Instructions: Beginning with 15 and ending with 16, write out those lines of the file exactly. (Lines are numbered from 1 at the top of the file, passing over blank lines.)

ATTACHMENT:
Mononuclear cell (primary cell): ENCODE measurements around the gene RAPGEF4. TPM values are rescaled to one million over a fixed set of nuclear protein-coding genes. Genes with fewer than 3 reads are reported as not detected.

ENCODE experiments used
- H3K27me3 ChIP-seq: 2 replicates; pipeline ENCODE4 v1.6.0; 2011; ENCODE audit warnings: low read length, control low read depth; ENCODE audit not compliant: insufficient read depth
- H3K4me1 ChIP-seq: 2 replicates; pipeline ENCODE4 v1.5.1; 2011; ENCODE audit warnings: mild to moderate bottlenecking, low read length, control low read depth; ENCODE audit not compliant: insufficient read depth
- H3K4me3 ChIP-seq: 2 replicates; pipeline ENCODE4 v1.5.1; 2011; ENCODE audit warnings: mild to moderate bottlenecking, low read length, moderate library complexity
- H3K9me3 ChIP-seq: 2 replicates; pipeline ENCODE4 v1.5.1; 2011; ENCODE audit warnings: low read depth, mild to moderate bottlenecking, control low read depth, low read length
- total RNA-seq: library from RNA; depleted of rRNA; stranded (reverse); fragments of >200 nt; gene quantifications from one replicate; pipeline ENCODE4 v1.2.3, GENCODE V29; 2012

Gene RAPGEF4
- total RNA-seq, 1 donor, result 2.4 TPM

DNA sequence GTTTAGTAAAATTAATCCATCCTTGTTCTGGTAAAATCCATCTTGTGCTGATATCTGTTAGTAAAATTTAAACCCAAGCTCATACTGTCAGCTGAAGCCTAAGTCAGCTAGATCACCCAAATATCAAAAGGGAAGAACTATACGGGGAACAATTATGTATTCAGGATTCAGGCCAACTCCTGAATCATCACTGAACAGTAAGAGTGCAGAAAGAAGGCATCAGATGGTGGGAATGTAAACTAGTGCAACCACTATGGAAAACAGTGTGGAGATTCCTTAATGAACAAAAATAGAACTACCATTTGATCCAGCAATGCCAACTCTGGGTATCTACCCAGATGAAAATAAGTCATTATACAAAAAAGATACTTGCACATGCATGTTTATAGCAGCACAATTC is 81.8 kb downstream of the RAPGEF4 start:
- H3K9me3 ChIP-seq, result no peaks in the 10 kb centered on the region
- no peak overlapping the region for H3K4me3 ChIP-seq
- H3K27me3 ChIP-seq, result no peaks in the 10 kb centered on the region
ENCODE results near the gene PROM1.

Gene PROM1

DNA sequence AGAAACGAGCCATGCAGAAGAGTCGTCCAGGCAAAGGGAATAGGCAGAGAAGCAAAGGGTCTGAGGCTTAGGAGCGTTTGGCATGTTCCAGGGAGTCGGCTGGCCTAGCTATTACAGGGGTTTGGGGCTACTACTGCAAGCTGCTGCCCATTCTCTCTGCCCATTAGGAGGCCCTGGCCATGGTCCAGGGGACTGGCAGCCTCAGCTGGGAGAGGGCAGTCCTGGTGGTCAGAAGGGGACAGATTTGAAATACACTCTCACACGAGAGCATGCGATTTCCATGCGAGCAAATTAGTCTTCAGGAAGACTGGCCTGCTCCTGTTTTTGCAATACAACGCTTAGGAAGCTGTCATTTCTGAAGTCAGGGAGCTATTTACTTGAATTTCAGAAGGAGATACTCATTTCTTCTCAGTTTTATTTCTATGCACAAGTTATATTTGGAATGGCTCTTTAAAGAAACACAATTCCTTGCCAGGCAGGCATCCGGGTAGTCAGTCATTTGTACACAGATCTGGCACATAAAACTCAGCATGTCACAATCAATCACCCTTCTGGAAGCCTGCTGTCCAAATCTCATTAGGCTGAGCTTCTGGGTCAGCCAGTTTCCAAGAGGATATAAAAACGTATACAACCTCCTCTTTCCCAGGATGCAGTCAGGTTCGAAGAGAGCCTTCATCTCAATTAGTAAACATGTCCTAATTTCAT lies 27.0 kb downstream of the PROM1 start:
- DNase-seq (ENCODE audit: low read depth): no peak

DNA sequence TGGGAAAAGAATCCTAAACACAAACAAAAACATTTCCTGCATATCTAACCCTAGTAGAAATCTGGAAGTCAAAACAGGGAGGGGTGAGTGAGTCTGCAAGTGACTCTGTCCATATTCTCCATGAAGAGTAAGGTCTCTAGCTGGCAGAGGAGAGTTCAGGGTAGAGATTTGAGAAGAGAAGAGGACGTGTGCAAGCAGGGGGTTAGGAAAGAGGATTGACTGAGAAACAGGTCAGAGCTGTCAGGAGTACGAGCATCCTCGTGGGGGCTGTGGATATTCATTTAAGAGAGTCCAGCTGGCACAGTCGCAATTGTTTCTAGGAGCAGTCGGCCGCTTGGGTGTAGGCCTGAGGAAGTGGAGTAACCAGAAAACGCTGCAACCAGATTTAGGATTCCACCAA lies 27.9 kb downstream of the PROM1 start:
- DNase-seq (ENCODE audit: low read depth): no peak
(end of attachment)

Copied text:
Gene PROM1

DNA sequence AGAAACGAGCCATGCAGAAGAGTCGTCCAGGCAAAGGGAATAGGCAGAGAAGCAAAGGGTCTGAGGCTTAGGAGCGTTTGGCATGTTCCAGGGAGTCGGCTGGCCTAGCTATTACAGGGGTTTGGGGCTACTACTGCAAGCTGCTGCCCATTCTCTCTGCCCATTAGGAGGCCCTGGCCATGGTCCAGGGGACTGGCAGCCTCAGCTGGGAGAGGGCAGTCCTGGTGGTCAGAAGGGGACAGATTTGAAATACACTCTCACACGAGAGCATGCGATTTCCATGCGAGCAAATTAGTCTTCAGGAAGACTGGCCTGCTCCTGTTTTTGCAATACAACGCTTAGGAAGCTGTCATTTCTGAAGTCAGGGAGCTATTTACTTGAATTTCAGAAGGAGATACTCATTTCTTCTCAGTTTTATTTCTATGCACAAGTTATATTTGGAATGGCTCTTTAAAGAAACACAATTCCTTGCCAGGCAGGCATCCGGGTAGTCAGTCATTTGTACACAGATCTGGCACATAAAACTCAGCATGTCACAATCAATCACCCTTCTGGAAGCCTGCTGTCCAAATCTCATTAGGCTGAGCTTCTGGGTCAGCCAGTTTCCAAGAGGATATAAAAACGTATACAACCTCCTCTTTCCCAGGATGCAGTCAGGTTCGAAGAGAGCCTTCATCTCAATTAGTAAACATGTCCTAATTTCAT lies 27.0 kb downstream of the PROM1 start: